Stephen Hung | September 2018
Last year I asserted that by one measure of statistical count, the second book of Bach’s Well-Tempered Clavier (WTC) is more chromatic than his first book. I now wish to make a correction to that assertion: WTC 2 appears to be more complex than WTC 1, because in WTC 1 much of its complexity is incomprehensible and hence rendered non-existent. My hunch is still that WTC 2 is on a general level more advanced than WTC 1, but there are instances in the first book where the chromaticism is mind-blowing, and the best examples can be found in the B minor fugue, BWV 869/2. Consider the following passage:
The left hand part starting from bar 3 to bar 6 is the tonal answer of the fugue subject. This fugue subject is famous for using all twelve pitches of the chromatic scale, though the C-natural is missing in the tonal answer version of the subject. That C-natural seems to be put back into the picture by the countersubject in the right hand in bar 3, highlighted in red, but it is also the first of several instances in this fugue where one might feel puzzled about the direction to which the music leads. The reason is two-fold. Firstly, there isn’t a straightforward way to explain the dissonance between the highlighted C-natural and the minor 9th it forms with the B in the bass; it is not a passing note, nor an escape note. The best explanation I can come up with is that it is as an anticipation to an implied diminished 7th harmony on the fourth beat, as shown below.
Secondly, the answer starts in the dominant (F-sharp minor), with the F-sharp minor key established as a new tonic by the first two beats of bar 3. The appearance of the C-natural in the third beat drastically undermines the stability of the tonic triad, because by lowering the C-sharp to C-natural, the F-sharp minor harmony loses its perfect 5th and becomes a diminished triad, and hence also losing its function as a tonic. In and of itself, it is common to undermine a newly established tonic to facilitate quick modulations, but that is usually done by lowering the leading note, as can be seen from bars 41-43 in Ex. 3. In comparison to the standard practice of lowering the leading note, the lowering of the dominant is akin to opening Pandora’s Box.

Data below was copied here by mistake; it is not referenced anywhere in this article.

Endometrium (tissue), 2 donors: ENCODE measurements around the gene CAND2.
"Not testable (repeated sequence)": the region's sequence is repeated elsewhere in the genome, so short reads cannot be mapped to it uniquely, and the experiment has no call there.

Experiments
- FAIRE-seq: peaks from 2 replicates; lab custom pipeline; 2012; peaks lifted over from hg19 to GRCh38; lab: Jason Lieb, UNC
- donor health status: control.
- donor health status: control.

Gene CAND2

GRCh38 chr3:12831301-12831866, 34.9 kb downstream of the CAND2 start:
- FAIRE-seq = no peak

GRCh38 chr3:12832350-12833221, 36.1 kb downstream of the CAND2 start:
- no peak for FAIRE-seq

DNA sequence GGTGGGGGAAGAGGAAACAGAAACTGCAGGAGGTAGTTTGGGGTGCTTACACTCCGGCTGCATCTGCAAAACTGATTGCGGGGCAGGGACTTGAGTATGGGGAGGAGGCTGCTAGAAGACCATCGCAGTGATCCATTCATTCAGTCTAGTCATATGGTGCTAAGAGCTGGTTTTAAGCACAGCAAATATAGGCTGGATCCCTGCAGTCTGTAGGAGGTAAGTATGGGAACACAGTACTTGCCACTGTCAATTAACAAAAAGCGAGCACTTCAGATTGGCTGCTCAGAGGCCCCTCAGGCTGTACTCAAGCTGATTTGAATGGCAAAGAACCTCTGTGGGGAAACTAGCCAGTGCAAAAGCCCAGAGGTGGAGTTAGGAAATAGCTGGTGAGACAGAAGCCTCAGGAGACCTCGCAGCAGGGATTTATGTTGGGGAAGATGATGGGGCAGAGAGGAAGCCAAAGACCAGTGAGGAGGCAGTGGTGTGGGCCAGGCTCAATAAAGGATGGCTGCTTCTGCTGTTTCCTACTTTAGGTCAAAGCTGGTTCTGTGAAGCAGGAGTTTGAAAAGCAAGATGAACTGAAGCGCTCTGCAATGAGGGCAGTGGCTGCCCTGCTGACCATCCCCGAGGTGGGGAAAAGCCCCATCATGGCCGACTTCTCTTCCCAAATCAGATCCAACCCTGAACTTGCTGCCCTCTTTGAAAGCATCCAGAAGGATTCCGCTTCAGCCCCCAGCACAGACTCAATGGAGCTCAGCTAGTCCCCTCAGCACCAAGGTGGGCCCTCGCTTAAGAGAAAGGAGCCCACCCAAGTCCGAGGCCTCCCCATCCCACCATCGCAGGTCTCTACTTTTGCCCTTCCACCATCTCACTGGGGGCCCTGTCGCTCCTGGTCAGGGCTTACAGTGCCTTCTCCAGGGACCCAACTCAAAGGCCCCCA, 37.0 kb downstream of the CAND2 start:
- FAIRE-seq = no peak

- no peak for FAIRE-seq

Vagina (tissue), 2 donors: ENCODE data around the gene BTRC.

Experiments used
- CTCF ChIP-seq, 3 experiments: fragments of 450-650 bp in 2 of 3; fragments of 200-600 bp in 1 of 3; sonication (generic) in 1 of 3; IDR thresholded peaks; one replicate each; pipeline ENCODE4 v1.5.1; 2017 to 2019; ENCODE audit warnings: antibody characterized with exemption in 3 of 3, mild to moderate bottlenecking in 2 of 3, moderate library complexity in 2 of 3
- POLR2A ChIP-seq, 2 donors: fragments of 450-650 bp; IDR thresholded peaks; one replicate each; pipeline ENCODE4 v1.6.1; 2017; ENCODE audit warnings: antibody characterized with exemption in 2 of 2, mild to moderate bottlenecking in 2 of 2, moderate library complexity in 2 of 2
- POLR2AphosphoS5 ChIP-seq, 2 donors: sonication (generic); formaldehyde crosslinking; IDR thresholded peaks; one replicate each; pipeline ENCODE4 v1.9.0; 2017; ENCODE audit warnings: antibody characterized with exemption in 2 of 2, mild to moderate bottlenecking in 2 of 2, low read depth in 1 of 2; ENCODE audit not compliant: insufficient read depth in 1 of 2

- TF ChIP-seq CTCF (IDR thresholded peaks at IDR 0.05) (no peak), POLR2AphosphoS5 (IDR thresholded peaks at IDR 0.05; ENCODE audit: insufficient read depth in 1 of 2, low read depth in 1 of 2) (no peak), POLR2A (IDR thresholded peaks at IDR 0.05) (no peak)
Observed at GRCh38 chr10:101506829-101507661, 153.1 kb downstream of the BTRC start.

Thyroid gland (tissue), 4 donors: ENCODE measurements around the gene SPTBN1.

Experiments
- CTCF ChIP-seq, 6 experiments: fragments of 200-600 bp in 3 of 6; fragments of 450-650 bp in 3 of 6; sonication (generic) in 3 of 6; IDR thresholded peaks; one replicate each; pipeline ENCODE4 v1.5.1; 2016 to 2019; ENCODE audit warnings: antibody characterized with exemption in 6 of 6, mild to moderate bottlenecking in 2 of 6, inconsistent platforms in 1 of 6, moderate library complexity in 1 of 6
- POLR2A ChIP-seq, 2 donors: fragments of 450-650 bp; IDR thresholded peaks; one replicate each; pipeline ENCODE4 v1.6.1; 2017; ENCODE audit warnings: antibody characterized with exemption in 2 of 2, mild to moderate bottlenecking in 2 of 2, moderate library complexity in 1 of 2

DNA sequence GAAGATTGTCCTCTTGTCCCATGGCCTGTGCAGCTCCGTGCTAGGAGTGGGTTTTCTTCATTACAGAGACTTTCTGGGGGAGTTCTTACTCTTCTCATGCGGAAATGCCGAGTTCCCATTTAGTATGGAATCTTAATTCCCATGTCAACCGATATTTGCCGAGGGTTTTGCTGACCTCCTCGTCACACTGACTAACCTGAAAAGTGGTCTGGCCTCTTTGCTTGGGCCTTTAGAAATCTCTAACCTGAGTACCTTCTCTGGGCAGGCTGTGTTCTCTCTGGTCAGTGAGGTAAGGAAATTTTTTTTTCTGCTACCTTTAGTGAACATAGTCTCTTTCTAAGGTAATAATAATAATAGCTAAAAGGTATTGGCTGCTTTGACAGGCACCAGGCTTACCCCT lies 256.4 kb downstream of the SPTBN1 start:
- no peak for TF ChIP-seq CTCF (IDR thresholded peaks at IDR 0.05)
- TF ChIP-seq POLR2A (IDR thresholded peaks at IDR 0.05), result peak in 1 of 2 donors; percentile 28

Perhaps both problems are results of a structural feature of the subject, as it is one that modulates to the dominant. If the subject modulates from I-V and the answer, in an unaltered version, modulates from V-II, the sense of the overall tonic of B minor will be lost. Therefore alterations had to be made to the answer to maintain the integrity of B minor, though in an imaginary scenario, an answer that modulates from IV-I would probably sound smoother.
By starting the answer in the subdominant (E minor), we can also bring back the C-natural to the fugue subject as a non-offensive submediant and complete the twelve pitches of the chromatic scale, bypassing the problematic dissonance encountered in the F-sharp minor example. However, having stuck to the F-sharp minor version, Bach seemed to carry on making a feature of the lowered dominant, as shown by the second highlighted notes in Example 1. If the reader has a piano at hand, I would recommend playing the passage in Example 1 out loud. The second C-natural produces a puzzling effect that is almost a carbon copy of the first one. It could have been averted by treating the E in bar 7 as a C-sharp minor harmony instead of E minor: